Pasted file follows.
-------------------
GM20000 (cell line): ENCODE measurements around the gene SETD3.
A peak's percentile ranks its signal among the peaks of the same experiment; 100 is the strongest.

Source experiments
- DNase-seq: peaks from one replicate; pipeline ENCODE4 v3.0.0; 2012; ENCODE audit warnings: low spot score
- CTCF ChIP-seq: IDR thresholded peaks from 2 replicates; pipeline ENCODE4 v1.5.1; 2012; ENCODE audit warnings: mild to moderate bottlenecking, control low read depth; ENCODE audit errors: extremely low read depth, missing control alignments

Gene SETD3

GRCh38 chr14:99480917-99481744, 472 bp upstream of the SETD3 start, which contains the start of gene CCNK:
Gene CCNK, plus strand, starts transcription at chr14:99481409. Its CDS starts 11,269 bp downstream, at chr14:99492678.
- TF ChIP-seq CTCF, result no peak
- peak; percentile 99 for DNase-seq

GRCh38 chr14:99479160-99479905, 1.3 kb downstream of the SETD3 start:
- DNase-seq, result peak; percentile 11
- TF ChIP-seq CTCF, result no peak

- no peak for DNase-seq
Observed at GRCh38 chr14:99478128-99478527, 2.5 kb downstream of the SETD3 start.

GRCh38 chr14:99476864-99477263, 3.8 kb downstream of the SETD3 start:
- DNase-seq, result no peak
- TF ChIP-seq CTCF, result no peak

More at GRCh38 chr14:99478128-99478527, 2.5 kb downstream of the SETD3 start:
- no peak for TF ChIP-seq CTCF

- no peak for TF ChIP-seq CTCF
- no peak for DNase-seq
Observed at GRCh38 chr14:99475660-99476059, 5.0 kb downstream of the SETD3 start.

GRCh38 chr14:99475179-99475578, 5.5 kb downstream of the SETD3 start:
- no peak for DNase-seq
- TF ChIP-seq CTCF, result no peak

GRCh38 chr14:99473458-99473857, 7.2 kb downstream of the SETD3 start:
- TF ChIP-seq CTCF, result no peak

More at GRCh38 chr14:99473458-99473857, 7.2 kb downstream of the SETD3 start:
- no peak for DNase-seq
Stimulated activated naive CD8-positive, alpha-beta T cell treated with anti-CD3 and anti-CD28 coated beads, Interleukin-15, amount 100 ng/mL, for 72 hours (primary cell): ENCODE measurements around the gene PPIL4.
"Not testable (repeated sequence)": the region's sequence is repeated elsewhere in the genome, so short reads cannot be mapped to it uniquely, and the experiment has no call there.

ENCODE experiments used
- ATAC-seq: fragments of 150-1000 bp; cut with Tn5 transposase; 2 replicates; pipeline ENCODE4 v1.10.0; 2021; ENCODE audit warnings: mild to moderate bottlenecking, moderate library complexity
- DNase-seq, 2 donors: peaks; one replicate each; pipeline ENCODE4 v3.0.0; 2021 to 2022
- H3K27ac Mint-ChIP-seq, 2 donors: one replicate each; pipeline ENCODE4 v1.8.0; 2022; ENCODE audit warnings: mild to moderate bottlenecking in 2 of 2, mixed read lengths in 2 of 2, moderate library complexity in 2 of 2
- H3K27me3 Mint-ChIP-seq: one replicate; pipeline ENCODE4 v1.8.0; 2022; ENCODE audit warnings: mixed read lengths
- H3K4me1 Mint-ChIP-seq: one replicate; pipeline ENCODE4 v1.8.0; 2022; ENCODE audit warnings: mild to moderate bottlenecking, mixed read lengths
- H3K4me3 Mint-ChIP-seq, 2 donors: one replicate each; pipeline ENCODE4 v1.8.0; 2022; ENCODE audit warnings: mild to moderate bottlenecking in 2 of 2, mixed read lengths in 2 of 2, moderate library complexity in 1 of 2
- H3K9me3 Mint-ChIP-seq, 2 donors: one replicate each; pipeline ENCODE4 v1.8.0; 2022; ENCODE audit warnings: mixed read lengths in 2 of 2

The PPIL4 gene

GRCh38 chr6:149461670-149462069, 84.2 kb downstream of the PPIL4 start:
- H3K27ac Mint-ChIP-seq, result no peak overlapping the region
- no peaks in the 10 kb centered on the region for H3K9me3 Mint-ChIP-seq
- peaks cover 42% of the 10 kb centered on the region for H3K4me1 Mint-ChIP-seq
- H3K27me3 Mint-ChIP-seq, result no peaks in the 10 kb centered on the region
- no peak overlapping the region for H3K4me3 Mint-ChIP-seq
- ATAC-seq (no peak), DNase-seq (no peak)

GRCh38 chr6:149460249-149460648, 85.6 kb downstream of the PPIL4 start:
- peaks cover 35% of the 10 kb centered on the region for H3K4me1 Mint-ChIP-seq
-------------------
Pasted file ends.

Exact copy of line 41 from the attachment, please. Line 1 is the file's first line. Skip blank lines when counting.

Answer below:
The PPIL4 gene